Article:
— User Research North (@URNorth) April 26, 2019
Over the years, Jared’s influence and presence in the design world has been widely felt and acknowledged. He co-founded Center Centre, a school to train user experience designers and ultimately, Jared helps designers help their organisations deliver well-designed products and services. You can read more about his work here.
We learnt a lot from him.
In this post, a handful of Co-op Digital colleagues reflect on what they learnt on Tuesday and how:
- their new knowledge will help them with their current Co-op work
- knowing this earlier would have helped with past work
Experience design: all the moments, all the gaps
My big take away from the talk was this quote:
When we think in terms of experience, we’re thinking of the entire flow: all of the gaps, all of the moments. That’s what we mean by experience design.
In Co-op Health, we’re providing a service for people who want to order their repeat prescription through our app. This is the front stage – the part the end user sees.
But the back stage of the service needs to be considered to fulfil that entire flow so every moment is accounted for. For example, when you order a prescription, this needs to talk to the NHS and the GP surgery. The prescription order then needs to be made and checked by a pharmacist before it’s picked up by the Royal Mail and delivered. All of those aspects of the service will impact the experience and service we’re providing for people.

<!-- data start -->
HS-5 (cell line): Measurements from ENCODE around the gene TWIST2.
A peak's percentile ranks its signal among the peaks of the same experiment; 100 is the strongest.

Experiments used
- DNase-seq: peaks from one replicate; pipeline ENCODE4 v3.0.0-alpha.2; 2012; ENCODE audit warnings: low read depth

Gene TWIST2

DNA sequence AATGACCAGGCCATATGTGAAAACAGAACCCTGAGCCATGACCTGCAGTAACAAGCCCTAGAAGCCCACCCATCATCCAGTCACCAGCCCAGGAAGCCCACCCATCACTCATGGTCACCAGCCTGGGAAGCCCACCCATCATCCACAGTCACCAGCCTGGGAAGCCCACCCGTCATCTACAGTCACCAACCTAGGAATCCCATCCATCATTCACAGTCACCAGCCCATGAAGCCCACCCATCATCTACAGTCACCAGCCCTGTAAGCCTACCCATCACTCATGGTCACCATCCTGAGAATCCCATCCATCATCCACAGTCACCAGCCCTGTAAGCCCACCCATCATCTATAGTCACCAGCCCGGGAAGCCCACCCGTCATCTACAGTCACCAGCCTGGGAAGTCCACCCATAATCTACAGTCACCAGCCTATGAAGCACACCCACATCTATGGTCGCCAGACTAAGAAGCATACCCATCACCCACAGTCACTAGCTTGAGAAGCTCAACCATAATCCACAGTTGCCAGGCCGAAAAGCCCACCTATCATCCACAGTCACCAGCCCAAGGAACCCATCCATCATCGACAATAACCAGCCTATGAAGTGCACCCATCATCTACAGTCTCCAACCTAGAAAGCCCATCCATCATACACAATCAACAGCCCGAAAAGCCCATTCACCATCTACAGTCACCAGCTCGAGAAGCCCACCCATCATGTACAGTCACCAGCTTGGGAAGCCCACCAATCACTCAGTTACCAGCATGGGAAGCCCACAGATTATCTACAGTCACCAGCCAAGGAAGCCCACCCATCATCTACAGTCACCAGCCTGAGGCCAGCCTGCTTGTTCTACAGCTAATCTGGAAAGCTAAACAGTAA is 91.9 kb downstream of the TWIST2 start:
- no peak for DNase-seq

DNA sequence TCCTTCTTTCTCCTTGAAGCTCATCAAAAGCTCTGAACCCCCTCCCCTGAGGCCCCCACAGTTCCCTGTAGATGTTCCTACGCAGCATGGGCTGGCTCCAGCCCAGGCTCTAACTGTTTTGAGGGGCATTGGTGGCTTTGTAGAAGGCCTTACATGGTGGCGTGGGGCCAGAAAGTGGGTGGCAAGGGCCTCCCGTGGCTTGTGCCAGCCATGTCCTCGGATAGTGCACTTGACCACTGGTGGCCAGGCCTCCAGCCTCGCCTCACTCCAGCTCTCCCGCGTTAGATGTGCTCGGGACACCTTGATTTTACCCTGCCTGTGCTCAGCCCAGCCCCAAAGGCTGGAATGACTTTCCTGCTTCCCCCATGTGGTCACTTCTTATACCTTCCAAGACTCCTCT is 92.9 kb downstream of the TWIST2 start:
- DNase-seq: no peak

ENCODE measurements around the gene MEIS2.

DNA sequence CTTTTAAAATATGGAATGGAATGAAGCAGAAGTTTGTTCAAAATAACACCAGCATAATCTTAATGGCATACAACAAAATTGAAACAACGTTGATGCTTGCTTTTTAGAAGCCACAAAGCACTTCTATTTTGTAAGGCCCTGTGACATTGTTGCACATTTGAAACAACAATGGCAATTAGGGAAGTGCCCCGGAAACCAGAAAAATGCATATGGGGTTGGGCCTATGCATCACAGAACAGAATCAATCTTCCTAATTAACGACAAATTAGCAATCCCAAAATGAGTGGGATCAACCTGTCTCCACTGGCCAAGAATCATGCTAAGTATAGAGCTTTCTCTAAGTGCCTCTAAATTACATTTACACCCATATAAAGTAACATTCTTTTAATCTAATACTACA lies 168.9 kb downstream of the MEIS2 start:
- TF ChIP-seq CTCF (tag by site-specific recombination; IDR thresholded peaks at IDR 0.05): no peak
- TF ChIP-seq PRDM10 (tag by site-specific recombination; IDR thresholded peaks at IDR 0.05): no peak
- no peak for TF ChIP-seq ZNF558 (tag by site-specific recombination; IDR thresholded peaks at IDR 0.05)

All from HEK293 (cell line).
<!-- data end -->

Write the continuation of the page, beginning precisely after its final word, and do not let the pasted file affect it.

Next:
Jared’s talk made me think even harder about the importance of collaboration, inclusivity and co-creation across teams and external organisation – it’s a good place to start to ensure the overall service is the best it can be with ‘moments of delight’ Jared mentioned.
Lucy Tallon, principal designer
Demonstrating difficulty is worthwhile
I loved this analogy from Jared. I’ll paraphrase:
A tightrope walker’s act is to walk up and down a rope in a circus. Realistically, keeping their balance and walking the length of the rope is easy for them – they can do it without any trouble. But, if their act appeared to be super easy, the audience is less likely to appreciate the tightrope walker’s skill because the difficulty in doing such a thing isn’t being amplified. The ‘act’ of ponderous steps and motioning a wobble every now and then, which in turn prompts a drum roll every time they do so, is meant to produce suspense and show how hard the task is.